One’s initial impression of the article is that it looks very scholarly, authoritative and scientific in its presentation. A closer inspection discovered the model was purely hypothetical in nature, historically inaccurate and scientifically unsound. First, Rhode Island never experienced “sheep fever” like Vermont did. In fact Rhode Island had 1/7th the sheep population per unit of farm land when compared to Vermont. Agricultural scientists at the Vermont Agricultural Experimental Station conducted a series of erosion experiments in the 1930 and early 1940s. They found that sheet erosion did not occur on pastures, even steep hillside pastures. The sediment clogging up Vermont rivers was coming from plowed fields, logging operations and natural stream bank collapse. Ives’ model postulate that overgrazing of sheep destroyed Vermont’s hillside pastures. However, historical records show as the price of wool dropped after the 1840s, these sheep farms were converted to dairy production. These allegedly overgrazed destroyed pastures were subsequently grazed as late the early 20th century by milking cows. -- We published our 19-page scientific review of Ives’ model in an online article titled “Challenging the Ives Cairnfield Formation Model” (http://www.academia.edu/45490646). It details all of problems we found with the model.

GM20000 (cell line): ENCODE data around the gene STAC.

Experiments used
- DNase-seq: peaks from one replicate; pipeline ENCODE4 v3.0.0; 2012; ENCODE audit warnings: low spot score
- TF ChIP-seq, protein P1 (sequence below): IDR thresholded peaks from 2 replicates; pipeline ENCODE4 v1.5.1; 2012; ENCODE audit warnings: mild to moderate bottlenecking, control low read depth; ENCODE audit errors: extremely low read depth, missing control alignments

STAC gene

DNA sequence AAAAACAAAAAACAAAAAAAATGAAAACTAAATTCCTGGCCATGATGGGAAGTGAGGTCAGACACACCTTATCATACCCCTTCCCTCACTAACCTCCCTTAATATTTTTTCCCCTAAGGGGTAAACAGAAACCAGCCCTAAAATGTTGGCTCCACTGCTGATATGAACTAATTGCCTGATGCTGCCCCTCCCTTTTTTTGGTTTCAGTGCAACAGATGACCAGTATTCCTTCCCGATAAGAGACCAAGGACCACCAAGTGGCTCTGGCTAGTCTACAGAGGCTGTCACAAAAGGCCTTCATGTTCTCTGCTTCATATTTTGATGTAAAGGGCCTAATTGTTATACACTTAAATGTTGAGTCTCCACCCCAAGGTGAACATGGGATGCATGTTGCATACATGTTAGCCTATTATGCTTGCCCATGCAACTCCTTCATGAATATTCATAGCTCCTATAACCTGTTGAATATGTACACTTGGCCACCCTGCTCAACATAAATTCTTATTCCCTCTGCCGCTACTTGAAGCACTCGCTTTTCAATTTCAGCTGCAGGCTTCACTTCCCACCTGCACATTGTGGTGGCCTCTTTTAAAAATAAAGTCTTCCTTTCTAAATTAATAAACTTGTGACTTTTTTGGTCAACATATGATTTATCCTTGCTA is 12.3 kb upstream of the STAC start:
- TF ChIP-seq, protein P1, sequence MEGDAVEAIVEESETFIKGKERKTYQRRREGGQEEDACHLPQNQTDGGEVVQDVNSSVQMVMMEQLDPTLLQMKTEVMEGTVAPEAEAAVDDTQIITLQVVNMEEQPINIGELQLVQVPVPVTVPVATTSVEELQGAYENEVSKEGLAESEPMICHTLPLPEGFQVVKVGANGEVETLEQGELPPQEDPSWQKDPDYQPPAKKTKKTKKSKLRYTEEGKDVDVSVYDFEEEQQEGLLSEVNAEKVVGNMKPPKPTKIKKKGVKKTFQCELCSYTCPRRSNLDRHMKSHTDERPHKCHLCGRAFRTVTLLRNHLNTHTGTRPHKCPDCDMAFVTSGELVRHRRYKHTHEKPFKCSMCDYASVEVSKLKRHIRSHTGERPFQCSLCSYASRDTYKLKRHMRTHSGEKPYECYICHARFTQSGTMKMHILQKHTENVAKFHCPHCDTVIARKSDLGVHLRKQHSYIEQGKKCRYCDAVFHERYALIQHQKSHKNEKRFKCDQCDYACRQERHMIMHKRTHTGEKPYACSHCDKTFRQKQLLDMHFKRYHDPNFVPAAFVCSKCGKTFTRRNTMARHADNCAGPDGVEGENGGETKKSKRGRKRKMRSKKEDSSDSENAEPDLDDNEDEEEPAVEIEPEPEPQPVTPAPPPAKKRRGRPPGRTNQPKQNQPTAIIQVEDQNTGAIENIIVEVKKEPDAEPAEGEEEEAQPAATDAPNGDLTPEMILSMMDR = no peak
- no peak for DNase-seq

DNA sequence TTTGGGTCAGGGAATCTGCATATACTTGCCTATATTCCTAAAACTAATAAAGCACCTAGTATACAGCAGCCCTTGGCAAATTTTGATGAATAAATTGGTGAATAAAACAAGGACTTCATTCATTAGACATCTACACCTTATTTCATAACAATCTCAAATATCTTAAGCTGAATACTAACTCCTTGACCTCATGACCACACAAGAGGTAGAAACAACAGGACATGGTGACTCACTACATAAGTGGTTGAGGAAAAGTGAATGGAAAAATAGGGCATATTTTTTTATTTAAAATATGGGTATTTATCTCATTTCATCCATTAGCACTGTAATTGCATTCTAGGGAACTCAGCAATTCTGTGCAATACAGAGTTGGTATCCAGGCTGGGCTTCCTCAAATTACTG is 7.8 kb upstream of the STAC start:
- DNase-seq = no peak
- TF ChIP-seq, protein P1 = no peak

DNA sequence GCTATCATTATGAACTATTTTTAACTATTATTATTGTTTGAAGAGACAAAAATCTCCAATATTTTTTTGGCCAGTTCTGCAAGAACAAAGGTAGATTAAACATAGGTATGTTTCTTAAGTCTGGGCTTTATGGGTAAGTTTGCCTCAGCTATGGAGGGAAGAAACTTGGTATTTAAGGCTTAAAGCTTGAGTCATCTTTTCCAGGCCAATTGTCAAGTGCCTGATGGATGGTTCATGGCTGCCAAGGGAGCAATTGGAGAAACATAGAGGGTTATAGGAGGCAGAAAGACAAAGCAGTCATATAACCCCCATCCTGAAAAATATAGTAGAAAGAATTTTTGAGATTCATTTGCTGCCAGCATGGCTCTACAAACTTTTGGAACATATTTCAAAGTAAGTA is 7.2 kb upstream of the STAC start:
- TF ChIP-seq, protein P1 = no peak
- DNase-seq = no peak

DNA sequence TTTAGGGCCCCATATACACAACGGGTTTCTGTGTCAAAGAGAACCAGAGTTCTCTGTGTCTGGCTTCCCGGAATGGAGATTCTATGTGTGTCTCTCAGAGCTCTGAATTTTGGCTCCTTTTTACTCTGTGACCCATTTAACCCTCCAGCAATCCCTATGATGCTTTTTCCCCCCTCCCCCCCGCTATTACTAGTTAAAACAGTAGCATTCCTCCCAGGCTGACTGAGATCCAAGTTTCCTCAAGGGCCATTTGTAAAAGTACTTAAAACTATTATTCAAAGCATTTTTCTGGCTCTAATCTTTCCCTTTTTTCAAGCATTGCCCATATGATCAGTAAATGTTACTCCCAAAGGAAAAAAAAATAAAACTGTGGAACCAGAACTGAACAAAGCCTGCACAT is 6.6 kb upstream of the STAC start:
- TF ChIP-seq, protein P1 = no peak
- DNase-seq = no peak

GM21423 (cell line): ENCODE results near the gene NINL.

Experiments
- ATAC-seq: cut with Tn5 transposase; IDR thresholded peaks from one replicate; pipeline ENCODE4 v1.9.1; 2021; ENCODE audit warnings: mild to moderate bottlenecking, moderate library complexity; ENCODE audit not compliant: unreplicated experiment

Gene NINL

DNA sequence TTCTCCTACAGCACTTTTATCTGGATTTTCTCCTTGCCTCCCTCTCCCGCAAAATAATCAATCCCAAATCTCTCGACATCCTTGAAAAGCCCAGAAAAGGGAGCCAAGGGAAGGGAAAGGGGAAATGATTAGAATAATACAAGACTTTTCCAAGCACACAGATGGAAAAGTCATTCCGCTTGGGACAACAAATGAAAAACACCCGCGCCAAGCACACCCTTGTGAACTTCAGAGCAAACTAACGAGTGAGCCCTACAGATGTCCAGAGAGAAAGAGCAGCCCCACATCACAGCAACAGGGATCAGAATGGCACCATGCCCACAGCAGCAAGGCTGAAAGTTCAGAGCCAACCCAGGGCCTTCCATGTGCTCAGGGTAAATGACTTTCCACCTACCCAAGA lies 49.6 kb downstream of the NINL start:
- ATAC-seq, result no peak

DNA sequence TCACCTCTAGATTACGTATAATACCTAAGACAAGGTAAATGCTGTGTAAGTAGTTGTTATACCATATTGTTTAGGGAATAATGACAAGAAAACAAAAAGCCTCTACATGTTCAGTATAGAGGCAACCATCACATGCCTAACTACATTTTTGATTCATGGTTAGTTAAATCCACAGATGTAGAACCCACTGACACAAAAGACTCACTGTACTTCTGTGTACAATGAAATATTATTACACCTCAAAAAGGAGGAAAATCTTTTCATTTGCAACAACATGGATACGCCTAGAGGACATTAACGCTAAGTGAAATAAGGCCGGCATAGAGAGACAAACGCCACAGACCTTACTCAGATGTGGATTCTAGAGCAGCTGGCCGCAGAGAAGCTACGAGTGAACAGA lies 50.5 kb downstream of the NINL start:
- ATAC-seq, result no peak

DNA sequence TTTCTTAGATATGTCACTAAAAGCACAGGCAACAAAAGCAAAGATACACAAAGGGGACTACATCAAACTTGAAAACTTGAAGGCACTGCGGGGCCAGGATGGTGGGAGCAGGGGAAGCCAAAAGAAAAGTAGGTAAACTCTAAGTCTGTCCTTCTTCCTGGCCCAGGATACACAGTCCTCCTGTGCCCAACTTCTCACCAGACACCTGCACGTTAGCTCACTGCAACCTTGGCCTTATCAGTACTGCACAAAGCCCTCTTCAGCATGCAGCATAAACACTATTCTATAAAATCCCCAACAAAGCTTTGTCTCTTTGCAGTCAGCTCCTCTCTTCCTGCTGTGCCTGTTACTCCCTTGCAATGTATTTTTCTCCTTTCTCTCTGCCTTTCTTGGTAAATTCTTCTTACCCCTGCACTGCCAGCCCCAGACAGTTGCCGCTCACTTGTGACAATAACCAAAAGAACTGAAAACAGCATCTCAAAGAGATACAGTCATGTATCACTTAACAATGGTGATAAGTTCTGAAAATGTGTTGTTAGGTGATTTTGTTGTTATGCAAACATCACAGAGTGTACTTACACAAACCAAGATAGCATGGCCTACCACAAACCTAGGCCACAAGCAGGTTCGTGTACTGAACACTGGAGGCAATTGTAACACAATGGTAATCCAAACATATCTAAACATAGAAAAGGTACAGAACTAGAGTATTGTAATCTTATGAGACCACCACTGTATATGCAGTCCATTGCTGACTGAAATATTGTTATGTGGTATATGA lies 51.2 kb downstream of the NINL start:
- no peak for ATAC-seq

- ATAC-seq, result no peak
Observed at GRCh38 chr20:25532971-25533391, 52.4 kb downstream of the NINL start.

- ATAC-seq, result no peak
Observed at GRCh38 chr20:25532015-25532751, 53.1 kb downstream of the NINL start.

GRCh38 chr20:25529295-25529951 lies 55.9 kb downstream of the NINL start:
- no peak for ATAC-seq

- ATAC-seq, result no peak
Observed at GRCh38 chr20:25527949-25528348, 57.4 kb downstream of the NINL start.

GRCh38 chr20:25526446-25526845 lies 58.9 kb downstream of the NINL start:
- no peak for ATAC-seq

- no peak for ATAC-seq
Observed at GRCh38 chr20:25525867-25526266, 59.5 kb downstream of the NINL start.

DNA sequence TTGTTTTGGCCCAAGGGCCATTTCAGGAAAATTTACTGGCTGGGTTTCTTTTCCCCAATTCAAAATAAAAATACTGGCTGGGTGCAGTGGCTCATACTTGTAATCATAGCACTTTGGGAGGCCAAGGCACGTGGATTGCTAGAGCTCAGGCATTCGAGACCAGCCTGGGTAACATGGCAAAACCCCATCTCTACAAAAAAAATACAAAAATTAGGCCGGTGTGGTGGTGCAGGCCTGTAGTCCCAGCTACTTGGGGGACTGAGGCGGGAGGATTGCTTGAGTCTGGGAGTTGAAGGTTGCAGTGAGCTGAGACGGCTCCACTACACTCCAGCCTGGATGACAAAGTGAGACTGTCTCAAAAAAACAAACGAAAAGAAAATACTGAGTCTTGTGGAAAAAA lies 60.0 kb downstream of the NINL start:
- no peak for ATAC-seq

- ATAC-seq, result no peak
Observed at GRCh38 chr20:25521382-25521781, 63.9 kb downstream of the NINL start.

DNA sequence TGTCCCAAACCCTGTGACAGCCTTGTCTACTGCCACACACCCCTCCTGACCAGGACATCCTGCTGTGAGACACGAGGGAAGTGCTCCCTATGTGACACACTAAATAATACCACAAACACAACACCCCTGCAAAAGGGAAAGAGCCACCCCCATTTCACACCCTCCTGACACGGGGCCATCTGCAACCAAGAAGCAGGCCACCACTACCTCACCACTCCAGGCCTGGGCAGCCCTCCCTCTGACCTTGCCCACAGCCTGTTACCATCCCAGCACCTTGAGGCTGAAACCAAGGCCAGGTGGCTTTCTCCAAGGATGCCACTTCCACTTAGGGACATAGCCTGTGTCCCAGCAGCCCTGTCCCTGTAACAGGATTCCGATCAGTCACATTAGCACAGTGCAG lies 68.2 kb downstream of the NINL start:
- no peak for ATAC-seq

The landscape in New England consists of multiple cultural layers created by different cultures: Euro-American, Native American, African American to name a few. It is critical we recognize this cultural diversity of layering. Much of our research in the past decade has focused on how to identify stone structures built in different time periods by different peoples, especially when they are found intermixed together in the same landscape. We are making progress with developing a more diverse perspective. More and more archaeologists, scholars, foresters, town planning officials, and conservation land managers are coming forward and willing to listen and give serious thought to preservation of these places.
For more research by James Gage and Mary Gage on this subject, visit: http://www.stonestructures.org/html/contact.html